In March, the Reserve Bank of New Zealand (RBNZ), or Te Pūtea Matua, demanded Westpac NZ to commission an independent review to address concerns, stemming from “material compliance issues”.
The resulting report, prepared by management consulting firm Oliver Wyman, confirmed RBNZ’s concerns around the risk governance processes and practices applied by the bank’s board and executive management were well founded.
It has come after RBNZ issued a formal warning to Westpac in August over failures to flag international transactions as required under anti-money laundering and counter-terrorism financing laws.
The concerns echoed those in the Westpac and AUSTRAC scandal, which resulted in the bank copping Australia’s largest corporate penalty of $1.3 billion over 23 million breaches of Australian AML/CTF laws.
Among other issues, the new review has ruled there had been historic underinvestment in risk management capabilities at the bank, with it “appearing reactive, rather than strategic”, according to RBNZ deputy governor and general manager of financial stability Geoff Bascand.
“The bank’s risk resources appeared overstretched and struggled to deliver against their mandates,” the report from Oliver Wyman stated.
“Whilst this review has not involved a detailed assessment of the bank’s risk resources, the gap may be driven as much by skills and capabilities as by headcount challenges, and requires further investigation.”
Further risk reporting to the board and management committees was deemed “significant in volume”, but publication was often delayed, diminishing the ability of executives and the board to effectively oversee risk management.
At the top, independent non-executive board directors were found to collectively not have sufficient expertise across banking, risk management and banking technology to meet the Westpac Board Charter.
The report also noted the directors “placed too much trust in the executive without sufficient substantiation” and were not able to engage with or challenge executives on risk topics.
“The board tolerated risk measures that were out-of-appetite for sustained periods and did not consistently demonstrate the expected levels of urgency, challenge, or debate in response to these,” the report said.
“Risk appetite was not sufficiently used in broader strategy setting and investment discussions, and was seldom discussed outside its formal annual review. This was not helped by insufficient commentary being provided on risk appetite and out-of-appetite measures in board risk reports.”
This is combined with all of the non-executive directors working on all four board committees, which is not common practice. The report noted it had the impact of “increasing director workloads, diluting individual accountability and reducing the opportunity for the full board to scrutinise the recommendations of each committee”.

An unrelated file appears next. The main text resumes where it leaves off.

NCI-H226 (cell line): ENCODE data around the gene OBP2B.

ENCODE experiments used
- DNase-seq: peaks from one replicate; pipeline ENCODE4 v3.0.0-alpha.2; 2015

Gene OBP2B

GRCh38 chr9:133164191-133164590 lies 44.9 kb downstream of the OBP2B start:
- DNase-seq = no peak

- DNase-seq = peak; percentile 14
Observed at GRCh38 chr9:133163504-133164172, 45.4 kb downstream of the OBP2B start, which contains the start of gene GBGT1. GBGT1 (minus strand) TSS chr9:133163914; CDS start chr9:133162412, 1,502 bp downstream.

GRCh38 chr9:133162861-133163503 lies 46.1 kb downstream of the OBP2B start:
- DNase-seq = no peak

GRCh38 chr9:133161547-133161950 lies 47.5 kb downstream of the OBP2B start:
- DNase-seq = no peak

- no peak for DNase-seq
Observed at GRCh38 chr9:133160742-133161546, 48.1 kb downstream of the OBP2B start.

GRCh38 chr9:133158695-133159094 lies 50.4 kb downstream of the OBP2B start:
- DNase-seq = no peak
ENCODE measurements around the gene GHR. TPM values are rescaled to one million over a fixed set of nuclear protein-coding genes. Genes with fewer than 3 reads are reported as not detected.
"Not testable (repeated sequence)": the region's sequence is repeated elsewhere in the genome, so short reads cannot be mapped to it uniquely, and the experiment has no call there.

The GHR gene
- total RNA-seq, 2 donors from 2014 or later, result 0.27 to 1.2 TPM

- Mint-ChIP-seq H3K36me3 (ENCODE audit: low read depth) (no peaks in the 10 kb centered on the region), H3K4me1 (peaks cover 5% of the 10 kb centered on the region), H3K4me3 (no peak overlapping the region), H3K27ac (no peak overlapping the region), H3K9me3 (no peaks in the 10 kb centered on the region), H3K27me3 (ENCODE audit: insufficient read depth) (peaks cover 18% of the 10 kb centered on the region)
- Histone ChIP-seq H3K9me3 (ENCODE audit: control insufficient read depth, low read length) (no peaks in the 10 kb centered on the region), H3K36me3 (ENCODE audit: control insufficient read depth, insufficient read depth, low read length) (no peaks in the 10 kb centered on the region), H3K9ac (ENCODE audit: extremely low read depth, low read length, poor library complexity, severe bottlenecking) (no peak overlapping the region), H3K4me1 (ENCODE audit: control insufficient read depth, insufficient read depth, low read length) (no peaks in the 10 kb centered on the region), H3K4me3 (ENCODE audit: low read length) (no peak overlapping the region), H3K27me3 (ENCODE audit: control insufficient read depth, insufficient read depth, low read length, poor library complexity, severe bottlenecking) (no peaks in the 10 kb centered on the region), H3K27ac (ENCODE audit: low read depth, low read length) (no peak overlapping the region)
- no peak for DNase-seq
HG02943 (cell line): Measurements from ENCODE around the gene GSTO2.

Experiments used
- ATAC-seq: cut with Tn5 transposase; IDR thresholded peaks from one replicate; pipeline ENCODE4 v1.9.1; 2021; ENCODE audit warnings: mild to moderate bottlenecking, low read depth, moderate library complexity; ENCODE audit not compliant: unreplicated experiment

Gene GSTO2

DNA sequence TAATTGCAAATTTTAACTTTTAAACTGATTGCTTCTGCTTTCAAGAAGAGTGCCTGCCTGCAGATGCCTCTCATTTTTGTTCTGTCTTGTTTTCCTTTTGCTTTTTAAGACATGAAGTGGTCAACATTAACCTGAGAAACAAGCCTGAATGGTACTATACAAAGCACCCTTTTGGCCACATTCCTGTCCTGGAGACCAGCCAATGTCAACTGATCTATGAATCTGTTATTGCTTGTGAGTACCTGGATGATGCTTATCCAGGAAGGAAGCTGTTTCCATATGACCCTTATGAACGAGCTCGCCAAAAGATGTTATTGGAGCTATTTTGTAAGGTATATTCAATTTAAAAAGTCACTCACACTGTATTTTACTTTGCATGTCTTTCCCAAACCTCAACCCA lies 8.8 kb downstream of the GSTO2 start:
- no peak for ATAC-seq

Other problematic behaviours included inconsistencies in ‘tone from the top’ on risk, a pattern of tolerance for poor risk outcomes and a reactive approach to managing the bank’s risk profile, particularly with respect to emerging risks and case studies from overseas jurisdictions.
Mr Bascand further commented that the major bank’s Kiwi board “needs to see significant improvement”.
“The report’s findings highlighted material risks to effective risk governance and noted that the role played by the board fell short of the standard expected of an organisation of the bank’s scope and scale,” Mr Bascand said.
“In some cases, issues that had been acknowledged by the board for several years had not received due attention or effective remediation.”
The bank has reportedly already made progress towards implementing the review’s recommendations, having recently refreshed its board.
However, the report found the underlying risk and regulatory remediation programs underway across Westpac have “design weaknesses that resulted in delayed or ineffective delivery”.
“Timelines appeared to have been set without full consideration of available capability, capacity, and priorities,” the paper stated.
“Delivery was often approached in a siloed manner without effective consideration of synergies or interdependencies. This created broader efficiency and programme delivery issues, including over-stretched resources and recurring extensions of programme timelines.”
Mr Bascand asserted “there is a lot more to do”.
“We expect Westpac NZ to prioritise remediation in line with the report’s recommendations and will be closely monitoring their efforts to ensure that they are effective,” he said.
RBNZ has issued a warning to other institutions, to consider their risk governance practices ahead of the cross-sector thematic review on governance it will conduct next year, alongside the Financial Markets Authority (FMA) Te Mana Tātai Hokohoko.
Sarah Simpkins is the news editor across Mortgage Business and The Adviser.
Previously, she reported on banking, financial services and wealth management for InvestorDaily and ifa.